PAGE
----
Public to get a say in royal reform

Palace looks at ways to modernise as polls say Queen is 'out of touch'
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The Independent Online
Buckingham Palace may consult the public over new moves to relax royal protocol, modernise state occasions and give greater access to royal palaces and financial accounts.

And far-reaching changes to the Civil List, which comes up for renewal in three years' time, are likely to win the backing of Prince Charles and Tony Blair, the Prime Minister.

The raft of measures, now under discussion by aides to Prince Charles, the Buckingham Palace household and No 10, are likely to pave the way to broad changes to the monarchy in the aftermath of the death of Diana, Princess of Wales. They cannot come too soon, if the evidence of a two new opinion polls on the monarchy, published today, is anything to go by.

The NOP poll for the Sunday Times shows a startling drop in public affection for the House of Windsor after the events of the past two weeks. The Queen is regarded as out of touch by more than seven out of 10 people, with more than half believing she should abdicate. Six out of 10 would like Prince William to succeed her, almost twice the 31 per cent who believe the Prince of Wales should fulfil his destiny as heir to the throne.

Pollsters found that nearly a quarter of people - 23 per cent - believe the Queen should "step down now", while 30 per cent would like her to leave the throne at the age of 75, in 2001. Just 42 per cent want the Queen to reign until the end of her life, and 6 per cent don't know. The poll found 58 per cent of people believe the monarchy "in its present form" will no longer exist in 30 years' time.

The poll by ICM for the Observer shows eight out of 10 people thinking the Royal Family has lost touch with the people, and indicates that Prince William is preferred as next monarch over his father by 53 per cent to 38.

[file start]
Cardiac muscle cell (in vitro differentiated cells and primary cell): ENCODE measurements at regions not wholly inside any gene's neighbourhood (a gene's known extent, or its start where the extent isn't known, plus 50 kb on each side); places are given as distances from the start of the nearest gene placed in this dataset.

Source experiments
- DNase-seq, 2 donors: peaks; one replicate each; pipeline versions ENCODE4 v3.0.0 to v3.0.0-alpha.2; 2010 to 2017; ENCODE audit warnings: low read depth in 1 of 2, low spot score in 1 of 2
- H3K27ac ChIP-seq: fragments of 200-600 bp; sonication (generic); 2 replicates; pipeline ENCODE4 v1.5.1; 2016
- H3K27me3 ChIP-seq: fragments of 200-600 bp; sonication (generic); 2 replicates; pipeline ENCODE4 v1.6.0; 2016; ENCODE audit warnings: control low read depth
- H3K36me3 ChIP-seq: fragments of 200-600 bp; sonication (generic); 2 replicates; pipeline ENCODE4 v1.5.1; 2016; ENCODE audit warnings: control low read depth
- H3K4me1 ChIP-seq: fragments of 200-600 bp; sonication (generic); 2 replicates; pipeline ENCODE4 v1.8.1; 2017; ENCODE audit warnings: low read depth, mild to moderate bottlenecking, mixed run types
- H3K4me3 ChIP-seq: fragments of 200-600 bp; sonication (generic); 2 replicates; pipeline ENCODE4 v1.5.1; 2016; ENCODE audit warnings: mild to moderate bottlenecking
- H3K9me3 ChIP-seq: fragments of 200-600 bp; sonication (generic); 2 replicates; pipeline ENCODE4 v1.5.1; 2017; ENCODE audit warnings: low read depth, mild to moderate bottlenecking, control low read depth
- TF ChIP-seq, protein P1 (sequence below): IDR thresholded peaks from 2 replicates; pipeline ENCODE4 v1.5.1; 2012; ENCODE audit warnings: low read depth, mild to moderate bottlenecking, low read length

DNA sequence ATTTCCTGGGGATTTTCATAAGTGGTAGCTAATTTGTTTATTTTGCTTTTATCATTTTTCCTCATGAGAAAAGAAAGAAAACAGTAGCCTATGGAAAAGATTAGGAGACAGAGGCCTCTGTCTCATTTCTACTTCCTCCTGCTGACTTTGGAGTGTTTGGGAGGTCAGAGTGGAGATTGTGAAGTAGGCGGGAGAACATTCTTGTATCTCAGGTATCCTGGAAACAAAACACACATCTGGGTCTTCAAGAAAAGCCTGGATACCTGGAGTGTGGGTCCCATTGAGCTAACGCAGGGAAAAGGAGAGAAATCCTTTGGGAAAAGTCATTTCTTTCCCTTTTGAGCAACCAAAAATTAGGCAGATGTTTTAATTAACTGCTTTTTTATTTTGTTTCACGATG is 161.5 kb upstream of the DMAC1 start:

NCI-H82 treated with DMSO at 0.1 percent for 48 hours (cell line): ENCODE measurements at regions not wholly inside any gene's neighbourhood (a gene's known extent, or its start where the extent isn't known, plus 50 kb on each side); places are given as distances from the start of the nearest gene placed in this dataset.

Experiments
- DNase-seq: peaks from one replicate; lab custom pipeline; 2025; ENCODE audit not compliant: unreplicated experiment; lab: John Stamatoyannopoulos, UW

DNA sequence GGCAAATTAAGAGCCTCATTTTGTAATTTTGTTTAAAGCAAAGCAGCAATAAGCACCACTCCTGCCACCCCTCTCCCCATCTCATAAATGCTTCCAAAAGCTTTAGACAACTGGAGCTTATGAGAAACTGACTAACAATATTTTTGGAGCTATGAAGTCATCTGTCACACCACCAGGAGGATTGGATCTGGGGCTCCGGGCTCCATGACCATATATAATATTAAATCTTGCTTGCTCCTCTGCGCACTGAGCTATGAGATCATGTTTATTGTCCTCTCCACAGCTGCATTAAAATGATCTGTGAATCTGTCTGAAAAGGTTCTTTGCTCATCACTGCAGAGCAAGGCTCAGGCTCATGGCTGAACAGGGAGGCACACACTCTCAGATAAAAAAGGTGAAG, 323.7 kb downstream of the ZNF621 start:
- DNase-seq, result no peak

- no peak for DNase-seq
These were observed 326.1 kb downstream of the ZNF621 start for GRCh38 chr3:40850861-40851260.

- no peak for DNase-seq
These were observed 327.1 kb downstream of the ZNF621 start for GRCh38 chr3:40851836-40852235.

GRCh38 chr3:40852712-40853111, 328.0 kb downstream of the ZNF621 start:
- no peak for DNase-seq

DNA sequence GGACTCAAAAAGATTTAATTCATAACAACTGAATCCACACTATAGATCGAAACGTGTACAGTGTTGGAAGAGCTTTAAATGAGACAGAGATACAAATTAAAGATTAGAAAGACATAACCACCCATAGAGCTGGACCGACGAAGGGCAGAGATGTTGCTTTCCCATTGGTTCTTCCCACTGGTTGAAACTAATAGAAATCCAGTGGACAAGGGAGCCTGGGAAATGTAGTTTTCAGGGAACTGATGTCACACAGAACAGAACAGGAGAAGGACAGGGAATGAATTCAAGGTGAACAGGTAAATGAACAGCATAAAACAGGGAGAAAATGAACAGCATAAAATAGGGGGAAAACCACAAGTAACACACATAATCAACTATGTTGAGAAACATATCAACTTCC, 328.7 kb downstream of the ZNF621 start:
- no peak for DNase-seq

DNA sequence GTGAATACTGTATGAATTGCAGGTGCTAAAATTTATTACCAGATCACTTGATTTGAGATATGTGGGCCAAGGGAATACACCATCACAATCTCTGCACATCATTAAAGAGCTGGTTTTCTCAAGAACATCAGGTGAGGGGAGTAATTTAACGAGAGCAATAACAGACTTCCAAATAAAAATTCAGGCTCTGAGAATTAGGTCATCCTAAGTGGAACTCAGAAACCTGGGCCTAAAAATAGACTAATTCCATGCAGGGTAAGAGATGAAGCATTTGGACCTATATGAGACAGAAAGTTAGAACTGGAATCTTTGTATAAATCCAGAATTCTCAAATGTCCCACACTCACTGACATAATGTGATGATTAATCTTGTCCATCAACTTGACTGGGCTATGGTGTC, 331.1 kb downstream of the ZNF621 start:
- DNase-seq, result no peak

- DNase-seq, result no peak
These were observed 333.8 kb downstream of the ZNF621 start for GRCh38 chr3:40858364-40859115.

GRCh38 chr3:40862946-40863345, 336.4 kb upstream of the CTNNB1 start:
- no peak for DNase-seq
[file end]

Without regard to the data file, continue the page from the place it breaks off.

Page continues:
Discussions about a new style of monarchy followed the Queen's public admission that lessons could be learned from the reaction to Diana's death. Prince Charles, who backed previous reform measures, is leading the forces for change. Royal aides, still debating how best to proceed with a review of non-constitutional changes, are considering a consultation process.

One proposal is for the Palace to produce a "green paper" listing possible changes. It would then be open to interested parties, including the public, to respond.

In terms of symbols of the monarchy and the day-to-day running of the palaces, everything is now said to be "up for grabs". Consultation could include issues such as the shape and appearance of state occasions, access to the activities promoted by the Royal Family and how the public is kept informed.

The Government is responsible for constitutional changes to the monarchy, most of which need parliamentary approval. According to a senior source, three issues are on the agenda, with the Civil List the most prominent. Under the present terms, the number of Royals paid for out of the public purse has been cut to three: the Queen, the Queen Mother and the Duke of Edinburgh. New reforms would be likely to harness more money from the royal estates and the Duchy of Lancaster.

Downing Street argues that the pace of reform will be set by the Queen. But two other major reforms are now being canvassed, including alteration of the right of succession to the throne, to give women equal claim with men. The Act which prevents non-Anglicans marrying into the Royal Family is a third potential target.

n The Princess did not suffer when she died in the crash, according to her mother, Frances Shand Kydd, who in an interview with Scotland on Sunday this morning quells speculation that the Princess may have been conscious after the impact. "Believe me, my knowledge comes first hand," she is quoted as saying. "She did not suffer at all."

Special report, pages 18-21

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